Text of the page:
Objective: To evaluate psychometric properties and comparability ability of the Montgomery-Åsberg Depression Rating Scale (MADRS) vs. the Quick Inventory of Depressive Symptomatology-Clinician-rated (QIDS-C16) and Self-report (QIDS-SR16) scales to detect a current major depressive episode in the elderly. Method: Community and clinic subjects (age ≥60 years) were administered the Mini-International Neuropsychiatric Interview (MINI) for DSM-IV and three depression scales randomly. Statistics included classical test and Samejima item response theories, factor analyzes, and receiver operating characteristic methods. Results: In 229 elderly patients (mean age = 73 years, 39% male, 54% current depression), all three scales were unidimensional and with nearly equal Cronbach α reliability (0.85-0.89). Each scale discriminated persons with major depression from the non-depressed, but the QIDS-C 16 was slightly more accurate. Conclusion: All three tests are valid for detecting geriatric major depression with the QIDS-C16 being slightly better. Self-rated QIDS-SR16 is recommended as a screening tool as it is least expensive and least time consuming.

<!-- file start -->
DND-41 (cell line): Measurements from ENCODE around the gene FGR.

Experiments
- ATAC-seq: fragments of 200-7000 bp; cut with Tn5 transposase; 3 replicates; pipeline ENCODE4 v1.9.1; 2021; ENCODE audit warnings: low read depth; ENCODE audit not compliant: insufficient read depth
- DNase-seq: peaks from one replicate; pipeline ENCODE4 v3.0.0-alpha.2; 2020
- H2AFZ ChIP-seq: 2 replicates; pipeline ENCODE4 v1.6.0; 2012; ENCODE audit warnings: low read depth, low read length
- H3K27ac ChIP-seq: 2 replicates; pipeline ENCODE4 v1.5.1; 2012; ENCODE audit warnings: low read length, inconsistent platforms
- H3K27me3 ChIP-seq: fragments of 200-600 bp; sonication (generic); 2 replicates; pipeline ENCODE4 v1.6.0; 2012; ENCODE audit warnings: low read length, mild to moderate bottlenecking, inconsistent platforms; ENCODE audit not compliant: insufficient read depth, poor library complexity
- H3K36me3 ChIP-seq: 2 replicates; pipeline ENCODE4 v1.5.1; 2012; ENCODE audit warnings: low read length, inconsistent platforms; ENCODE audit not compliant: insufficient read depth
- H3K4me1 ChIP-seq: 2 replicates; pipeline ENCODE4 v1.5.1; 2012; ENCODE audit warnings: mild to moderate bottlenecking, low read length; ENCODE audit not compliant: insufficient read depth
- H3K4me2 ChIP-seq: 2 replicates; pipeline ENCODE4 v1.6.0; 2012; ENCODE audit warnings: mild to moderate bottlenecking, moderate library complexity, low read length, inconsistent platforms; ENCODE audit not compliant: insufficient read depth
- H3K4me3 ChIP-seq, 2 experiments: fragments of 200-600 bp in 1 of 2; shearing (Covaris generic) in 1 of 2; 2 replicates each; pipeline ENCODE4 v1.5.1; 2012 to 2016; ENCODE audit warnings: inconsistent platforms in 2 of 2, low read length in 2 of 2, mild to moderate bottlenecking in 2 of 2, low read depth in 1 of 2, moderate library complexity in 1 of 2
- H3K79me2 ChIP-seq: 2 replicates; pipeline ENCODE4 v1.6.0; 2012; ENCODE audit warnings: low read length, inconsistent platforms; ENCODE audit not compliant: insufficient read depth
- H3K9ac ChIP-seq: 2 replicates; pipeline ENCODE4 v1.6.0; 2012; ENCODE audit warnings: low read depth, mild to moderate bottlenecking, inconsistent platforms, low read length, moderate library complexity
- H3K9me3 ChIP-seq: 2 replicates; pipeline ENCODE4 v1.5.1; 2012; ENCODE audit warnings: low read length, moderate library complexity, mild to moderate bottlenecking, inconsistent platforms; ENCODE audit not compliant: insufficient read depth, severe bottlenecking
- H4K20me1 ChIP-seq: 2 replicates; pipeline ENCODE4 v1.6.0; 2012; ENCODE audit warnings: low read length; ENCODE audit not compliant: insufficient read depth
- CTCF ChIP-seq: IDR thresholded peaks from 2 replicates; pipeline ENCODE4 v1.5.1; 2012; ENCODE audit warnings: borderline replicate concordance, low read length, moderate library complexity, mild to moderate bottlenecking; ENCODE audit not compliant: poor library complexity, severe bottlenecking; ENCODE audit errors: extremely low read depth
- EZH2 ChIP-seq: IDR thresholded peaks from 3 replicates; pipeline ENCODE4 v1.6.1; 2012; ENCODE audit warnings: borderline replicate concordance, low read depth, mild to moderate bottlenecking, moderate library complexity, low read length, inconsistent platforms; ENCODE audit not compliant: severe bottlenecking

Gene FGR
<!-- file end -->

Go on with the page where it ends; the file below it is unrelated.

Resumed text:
- Montgomery-Åsberg Depression Rating Scale
- Quick Inventory of Depressive Symptomatology-Clinician-rated
- Quick Inventory of Depressive Symptomatology-Self-report
ASJC Scopus subject areas
- Psychiatry and Mental health